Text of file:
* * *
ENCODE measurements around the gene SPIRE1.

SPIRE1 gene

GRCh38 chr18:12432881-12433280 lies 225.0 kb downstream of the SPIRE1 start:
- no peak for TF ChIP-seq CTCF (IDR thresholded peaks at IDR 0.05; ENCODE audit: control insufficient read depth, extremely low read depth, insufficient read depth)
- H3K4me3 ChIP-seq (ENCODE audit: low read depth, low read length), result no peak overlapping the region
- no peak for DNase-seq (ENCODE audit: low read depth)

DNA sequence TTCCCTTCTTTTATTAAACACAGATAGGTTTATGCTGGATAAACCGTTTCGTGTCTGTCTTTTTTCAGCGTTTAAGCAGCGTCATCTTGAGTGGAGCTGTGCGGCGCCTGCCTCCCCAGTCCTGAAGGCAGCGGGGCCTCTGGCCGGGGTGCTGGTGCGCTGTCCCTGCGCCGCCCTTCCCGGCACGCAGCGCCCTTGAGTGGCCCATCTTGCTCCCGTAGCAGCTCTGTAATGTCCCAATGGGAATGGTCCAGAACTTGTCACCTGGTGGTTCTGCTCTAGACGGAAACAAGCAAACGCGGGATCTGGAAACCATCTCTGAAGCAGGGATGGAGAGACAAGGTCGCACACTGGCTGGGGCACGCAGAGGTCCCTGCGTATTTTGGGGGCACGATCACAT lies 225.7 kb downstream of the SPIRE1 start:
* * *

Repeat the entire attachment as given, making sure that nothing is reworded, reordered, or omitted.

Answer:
ENCODE measurements around the gene SPIRE1.

SPIRE1 gene

GRCh38 chr18:12432881-12433280 lies 225.0 kb downstream of the SPIRE1 start:
- no peak for TF ChIP-seq CTCF (IDR thresholded peaks at IDR 0.05; ENCODE audit: control insufficient read depth, extremely low read depth, insufficient read depth)
- H3K4me3 ChIP-seq (ENCODE audit: low read depth, low read length), result no peak overlapping the region
- no peak for DNase-seq (ENCODE audit: low read depth)

DNA sequence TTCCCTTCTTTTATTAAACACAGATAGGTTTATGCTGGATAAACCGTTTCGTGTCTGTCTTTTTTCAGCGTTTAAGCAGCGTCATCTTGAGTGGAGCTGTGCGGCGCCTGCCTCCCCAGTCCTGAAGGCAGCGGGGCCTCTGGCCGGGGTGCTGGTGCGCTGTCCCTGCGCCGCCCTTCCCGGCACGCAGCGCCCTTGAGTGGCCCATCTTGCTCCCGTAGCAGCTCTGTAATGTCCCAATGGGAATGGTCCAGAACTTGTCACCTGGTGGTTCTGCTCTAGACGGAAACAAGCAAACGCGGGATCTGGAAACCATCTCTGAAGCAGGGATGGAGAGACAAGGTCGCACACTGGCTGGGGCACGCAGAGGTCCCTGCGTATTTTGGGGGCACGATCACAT lies 225.7 kb downstream of the SPIRE1 start: